Making seasonal inspections of your furnace and air conditioning system makes sense, and I’d highly recommend having it done on a regular basis on any age furnace and AC units.
The question is – do you trust your HVAC guy?
Most people do, because they are always very happy to announce at the beginning of a home inspection that their heating and air conditioning system was JUST serviced by a professional, and it is in a perfect condition.
This statement always makes me suspicious of some hidden issues, and in most cases, I end up delivering a rather unpleasant message to the home owner …that he just dumped a $100.00 HVAC checkup fee into the drain.
This has happened many times already and I always feel sorry for the homeowner, but in a particular home inspection, I finally got proof that I can present to you. In this case, the HVAC guy taped his invoice to the front of a 20 year old furnace with an explanation of his work.
The appliance was a direct vent forced air furnace with a cooling unit, everything in one box. It was installed in a townhouse utility room with its back compartment open to the building exterior. I’ve seen many of those units, usually in condominiums, and I know from my experience that heat exchangers in this particular type of a direct vent furnace / AC combo often fail within 15 years, and 20 is a significant stretch.
There are usually two service panels: one gives you access to the air conditioning coil and air filter, the second is for the burners. The filter and AC coil behind the first panel looked OK, but the condensate pan and condensate drain tubing was leaking, there was standing water on the floor underneath the coil / floor heavily contaminated, and black mold covered the air return compartment – old stuff, something that accumulated there over the years.
I already had a huge headache, because my sinuses suffer in a moldy environment, so I moved over to the furnace’s second compartment to finish the job. Unfortunately, it took a while to remove screws holding this access panel (one was severely corroded) and I’m 100% sure that nobody even attempted to open it for a long time (certainly not 3 days ago).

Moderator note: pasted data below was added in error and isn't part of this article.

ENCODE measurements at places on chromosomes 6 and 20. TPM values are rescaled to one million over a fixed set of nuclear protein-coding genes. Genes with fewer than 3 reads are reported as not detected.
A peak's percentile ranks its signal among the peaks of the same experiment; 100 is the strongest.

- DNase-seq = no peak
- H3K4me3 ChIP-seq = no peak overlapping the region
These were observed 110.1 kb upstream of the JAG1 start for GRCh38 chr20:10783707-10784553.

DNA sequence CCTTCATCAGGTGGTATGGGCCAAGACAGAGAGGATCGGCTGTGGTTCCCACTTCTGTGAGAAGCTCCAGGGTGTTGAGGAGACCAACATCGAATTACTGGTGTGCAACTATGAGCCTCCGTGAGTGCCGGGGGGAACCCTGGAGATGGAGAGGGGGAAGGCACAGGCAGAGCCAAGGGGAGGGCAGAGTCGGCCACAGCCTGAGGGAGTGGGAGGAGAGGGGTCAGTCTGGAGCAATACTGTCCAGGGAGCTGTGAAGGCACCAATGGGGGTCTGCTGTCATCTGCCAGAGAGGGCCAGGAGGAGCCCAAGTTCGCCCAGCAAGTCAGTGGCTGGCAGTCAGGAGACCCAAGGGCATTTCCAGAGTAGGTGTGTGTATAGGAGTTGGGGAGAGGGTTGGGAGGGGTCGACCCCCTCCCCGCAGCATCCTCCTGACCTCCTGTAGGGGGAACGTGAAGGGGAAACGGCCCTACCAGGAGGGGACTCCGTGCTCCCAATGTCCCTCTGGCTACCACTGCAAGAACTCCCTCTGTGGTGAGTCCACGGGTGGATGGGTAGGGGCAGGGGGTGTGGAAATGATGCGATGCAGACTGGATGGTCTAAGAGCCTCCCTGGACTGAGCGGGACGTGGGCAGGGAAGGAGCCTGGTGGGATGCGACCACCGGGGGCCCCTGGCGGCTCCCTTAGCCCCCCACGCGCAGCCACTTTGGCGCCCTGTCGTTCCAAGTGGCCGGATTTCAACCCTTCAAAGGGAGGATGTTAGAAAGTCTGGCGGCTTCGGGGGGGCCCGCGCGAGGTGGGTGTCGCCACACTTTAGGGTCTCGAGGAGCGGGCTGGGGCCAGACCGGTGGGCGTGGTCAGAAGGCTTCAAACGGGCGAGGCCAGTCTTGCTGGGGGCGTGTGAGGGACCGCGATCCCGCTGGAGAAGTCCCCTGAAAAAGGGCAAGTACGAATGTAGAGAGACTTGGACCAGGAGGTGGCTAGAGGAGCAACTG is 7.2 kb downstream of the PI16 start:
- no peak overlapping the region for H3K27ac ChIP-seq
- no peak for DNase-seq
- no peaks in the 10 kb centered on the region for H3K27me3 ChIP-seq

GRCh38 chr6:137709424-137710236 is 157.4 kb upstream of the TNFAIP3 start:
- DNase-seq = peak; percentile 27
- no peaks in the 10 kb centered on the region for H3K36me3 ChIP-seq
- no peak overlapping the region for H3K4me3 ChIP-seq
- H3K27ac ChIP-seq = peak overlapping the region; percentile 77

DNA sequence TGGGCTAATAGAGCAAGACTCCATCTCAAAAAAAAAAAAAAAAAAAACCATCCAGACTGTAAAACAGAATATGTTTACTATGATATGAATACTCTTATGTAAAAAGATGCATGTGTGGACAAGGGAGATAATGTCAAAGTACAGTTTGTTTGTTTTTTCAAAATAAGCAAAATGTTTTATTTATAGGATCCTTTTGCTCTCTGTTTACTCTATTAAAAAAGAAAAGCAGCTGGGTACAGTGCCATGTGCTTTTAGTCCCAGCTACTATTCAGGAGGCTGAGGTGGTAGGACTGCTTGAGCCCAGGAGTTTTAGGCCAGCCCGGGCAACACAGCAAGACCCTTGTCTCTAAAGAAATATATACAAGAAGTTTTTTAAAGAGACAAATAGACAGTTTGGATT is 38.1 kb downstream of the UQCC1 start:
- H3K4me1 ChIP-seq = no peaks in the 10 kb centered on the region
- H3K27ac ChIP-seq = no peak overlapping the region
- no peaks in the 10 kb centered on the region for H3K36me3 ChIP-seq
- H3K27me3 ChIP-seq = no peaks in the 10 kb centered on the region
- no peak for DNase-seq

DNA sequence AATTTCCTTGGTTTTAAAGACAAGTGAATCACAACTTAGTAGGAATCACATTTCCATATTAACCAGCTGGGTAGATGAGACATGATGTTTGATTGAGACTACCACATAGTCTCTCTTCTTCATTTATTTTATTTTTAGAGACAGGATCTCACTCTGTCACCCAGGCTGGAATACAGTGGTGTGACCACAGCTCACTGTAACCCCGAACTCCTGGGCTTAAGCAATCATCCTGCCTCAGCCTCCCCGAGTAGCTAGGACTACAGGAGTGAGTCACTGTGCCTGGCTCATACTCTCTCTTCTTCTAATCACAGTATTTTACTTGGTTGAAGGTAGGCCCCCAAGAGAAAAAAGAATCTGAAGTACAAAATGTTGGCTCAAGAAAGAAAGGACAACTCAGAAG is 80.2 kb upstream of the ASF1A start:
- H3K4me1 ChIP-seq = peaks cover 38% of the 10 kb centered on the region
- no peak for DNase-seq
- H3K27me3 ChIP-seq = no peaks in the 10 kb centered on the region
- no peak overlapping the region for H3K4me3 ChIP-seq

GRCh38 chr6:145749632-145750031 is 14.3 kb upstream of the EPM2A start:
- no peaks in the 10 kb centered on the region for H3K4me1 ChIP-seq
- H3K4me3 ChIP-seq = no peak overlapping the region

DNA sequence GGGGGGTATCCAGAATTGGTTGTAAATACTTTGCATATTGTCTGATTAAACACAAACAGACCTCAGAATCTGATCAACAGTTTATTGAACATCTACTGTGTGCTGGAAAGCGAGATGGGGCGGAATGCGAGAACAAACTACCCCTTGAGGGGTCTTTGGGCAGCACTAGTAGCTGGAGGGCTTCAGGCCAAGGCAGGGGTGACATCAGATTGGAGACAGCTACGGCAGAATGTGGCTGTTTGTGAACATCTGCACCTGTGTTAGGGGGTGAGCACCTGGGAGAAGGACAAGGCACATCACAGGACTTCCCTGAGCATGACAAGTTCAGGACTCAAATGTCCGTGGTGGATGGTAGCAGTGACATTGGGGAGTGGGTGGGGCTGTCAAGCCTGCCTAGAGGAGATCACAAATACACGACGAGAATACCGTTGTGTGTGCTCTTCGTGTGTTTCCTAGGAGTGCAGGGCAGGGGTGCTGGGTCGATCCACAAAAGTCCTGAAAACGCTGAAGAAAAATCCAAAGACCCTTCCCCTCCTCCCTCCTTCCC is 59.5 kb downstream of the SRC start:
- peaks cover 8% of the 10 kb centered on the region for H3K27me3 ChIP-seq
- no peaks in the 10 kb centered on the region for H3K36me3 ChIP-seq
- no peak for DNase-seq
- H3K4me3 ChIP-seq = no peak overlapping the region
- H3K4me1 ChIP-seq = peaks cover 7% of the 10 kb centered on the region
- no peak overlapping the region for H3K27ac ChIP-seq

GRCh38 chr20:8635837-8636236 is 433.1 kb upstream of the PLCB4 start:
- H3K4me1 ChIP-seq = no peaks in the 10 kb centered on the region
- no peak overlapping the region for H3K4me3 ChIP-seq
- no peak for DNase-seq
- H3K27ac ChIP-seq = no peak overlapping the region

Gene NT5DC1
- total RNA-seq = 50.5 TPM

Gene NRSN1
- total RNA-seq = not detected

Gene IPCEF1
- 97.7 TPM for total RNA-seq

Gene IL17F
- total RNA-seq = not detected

As I expected from this 20 year old direct vent furnace, areas around the burner chambers showed severe corrosion but no visible holes or cracks.
- Direct vent type furnaces utilize air from the house exterior for combustion (gas burning process) purposes. Because exterior air usually contains more moisture than conditioned air from the house interior, it accelerates corrosion of the furnace internal components – heat exchanger.
- The gas furnace heat exchanger – it is a metal separator between two areas inside the furnace. One area is where the fire is burning; the second area is where the air stream is pushed by the blower fan into the air ducts and registers (some very old furnaces operated without blowers). When that separating piece of metal cracks, Carbon Monoxide, which is a bi-product of an incomplete combustion, might leak into the air stream … and cause your death.
The good thing about most of those direct vent type furnaces is that you can easily access the heat exchanger for evaluation – as long as you can remove all of the corroded screws holding the furnace heat exchanger compartment access panel.
It was not easy, but I was finally able to lift the panel a few inches and take some pictures from the furnace heat exchanger interior. No surprises there, corrosion and several cracks along the edges of the metal tubes that serve as the heat exchanger.
Lets summarize our findings and compare them with the verdict from the HVAC professional:
- Furnace / AC compartment contaminated with potentially hazardous mold, distributed through the house every time the system is turned on – visible from the furnace air filter access panel / no comment from the HVAC service person
- Heavily leaking condensate drain pipe, water accumulating on the floor inside the air return compartment, water soaked framing of the compartment – HVAC professional claims cleaning the AC coil condensate drain pipe, not mentioning leaks and standing water
- Furnace heat exchanger severely corroded and cracked in many places – potential life threatening hazard / possibility of Carbon Monoxide poisoning – there’s not even one word in the HVAC service description mentioning severe corrosion and dangerous cracks of the furnace heat exchanger …
And the owner paid almost $90.00 for a statement that everything is OK
Before you hire a contractor:
- do some research on the internet to find out the basic “How To” for whatever type of service you need
- ask friends for recommendations
- check credentials of the contractor
- ask if there’s any warranty to cover performed work
- follow the servicing person if possible (not invading his work space of-course)
- ask him to explain what is he doing.
This poorly performed furnace / AC inspection is not just a single accident, it happens very often, and remember – it’s your money that ends up in somebody else’s pocket.